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Answer 3
  1. Sickle cell trait. This 27-year-old woman has sickle cell trait disease. The absence of previous clinical manifestations of sickle cell disease makes it highly unlikely that she is homozygous for this condition. The combination of high altitude (lower oxygen content) and volume depletion from running in this heterozygotic woman promoted the development of erythrocyte sickling in the kidney, ultimately leading to hematuria. Erythrocyte sickling predominantly occurs in the vasa recta in the renal medulla. Focal areas of hemorrhage and papillary infarction occur, and they can cause either microscopic or gross hematuria and can be associated with flank pain. Therapy consists largely of maintaining adequate hydration. Pyelonephritis is not likely without associated pyuria or fever. Although nephrolithiasis is a possibility, the diagnosis of hematuria from sickle cell trait is more likely. Rhabdomyolysis is not supported by the clinical presentation.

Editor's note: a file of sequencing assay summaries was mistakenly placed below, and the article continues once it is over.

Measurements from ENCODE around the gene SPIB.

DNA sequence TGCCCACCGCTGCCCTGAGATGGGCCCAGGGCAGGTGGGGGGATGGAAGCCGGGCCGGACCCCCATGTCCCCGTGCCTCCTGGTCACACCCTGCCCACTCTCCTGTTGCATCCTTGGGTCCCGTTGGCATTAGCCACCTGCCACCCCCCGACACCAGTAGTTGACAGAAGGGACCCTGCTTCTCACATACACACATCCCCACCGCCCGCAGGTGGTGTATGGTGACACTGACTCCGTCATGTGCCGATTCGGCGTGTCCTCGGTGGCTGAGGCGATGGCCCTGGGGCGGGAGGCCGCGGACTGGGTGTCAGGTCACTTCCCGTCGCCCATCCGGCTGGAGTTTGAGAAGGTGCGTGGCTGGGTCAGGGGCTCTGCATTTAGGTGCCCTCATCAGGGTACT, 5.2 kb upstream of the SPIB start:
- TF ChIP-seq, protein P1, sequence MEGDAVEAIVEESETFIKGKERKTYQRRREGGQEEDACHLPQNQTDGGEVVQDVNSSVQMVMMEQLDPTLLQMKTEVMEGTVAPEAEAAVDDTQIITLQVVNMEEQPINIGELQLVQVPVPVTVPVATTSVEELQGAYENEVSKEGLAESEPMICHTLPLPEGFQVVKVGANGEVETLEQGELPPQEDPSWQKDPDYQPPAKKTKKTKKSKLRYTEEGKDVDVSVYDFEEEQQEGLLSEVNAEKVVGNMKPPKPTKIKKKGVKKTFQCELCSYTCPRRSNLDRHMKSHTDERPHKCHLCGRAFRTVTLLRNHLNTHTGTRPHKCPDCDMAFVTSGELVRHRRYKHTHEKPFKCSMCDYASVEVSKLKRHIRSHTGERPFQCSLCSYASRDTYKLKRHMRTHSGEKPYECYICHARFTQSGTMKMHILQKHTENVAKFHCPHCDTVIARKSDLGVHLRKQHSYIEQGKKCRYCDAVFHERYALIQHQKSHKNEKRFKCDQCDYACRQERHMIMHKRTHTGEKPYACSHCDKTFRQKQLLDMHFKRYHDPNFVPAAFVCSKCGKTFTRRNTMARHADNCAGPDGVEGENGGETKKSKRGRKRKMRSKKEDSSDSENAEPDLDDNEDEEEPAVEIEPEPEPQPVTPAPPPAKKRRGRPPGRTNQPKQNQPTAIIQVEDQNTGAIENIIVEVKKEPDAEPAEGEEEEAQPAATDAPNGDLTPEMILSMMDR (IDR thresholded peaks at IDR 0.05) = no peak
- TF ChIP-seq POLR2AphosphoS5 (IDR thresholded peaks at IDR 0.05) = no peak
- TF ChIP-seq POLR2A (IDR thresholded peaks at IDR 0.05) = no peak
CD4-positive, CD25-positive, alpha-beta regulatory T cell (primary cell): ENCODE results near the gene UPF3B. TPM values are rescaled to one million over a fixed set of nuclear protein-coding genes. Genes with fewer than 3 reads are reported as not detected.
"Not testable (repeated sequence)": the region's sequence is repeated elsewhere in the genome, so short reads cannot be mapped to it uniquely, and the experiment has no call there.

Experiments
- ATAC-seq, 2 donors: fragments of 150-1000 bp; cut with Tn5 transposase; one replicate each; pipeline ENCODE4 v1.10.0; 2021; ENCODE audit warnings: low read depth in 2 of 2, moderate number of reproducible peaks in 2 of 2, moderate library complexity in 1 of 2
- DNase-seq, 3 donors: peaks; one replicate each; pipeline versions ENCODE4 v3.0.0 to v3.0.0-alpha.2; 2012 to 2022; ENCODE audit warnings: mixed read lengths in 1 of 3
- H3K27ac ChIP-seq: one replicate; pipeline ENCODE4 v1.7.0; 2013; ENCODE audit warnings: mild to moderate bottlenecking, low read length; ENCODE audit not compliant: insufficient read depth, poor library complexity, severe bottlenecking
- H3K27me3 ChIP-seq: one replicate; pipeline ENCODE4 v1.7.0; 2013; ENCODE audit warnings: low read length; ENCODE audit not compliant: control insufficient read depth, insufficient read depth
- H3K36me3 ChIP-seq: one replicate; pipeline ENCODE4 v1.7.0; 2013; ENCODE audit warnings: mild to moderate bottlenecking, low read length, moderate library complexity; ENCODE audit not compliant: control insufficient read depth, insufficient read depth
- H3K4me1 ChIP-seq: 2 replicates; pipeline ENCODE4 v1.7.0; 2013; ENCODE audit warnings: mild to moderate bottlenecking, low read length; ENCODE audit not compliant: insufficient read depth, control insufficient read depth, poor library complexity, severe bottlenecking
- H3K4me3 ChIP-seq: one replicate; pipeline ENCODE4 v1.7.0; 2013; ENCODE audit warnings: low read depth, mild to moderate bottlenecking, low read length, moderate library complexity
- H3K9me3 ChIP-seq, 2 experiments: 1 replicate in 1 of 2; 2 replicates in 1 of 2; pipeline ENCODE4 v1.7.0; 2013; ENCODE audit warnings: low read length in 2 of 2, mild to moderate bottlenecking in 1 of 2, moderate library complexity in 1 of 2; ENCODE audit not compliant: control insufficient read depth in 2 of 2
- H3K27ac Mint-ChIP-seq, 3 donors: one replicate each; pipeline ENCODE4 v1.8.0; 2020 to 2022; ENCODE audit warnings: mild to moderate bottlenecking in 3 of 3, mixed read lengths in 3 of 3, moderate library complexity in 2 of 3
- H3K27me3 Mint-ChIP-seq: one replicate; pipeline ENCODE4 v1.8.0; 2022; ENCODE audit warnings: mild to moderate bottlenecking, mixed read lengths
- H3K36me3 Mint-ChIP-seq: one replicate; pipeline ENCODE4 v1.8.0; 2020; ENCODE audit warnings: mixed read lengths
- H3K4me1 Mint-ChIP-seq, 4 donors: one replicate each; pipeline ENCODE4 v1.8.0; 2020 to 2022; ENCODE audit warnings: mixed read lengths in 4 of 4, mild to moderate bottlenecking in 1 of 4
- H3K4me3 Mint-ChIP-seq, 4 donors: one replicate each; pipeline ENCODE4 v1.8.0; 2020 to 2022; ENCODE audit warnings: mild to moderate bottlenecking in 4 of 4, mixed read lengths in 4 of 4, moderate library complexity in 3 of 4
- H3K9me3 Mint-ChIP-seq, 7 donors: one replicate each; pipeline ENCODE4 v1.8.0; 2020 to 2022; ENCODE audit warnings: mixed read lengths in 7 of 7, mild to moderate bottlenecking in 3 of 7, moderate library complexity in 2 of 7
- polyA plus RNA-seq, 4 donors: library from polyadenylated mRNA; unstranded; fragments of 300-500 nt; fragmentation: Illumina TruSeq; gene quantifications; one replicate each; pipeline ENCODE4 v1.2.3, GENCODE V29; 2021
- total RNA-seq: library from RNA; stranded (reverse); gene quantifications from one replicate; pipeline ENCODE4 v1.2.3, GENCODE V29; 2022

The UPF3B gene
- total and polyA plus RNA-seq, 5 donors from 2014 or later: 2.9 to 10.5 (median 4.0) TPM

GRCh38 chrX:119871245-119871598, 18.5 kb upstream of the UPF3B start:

Korbet SM. Percutaneous renal biopsy. Semin Nephrol 2002;22:254-67.

    2. Sutton JM. Evaluation of hematuria in adults. JAMA 1990;263:2475-80.

    3. Topham PS, Harper SJ, Furness PN, et al. Glomerular disease as a cause of isolated microscopic haematuria. Q J Med 1994;87:329-35.

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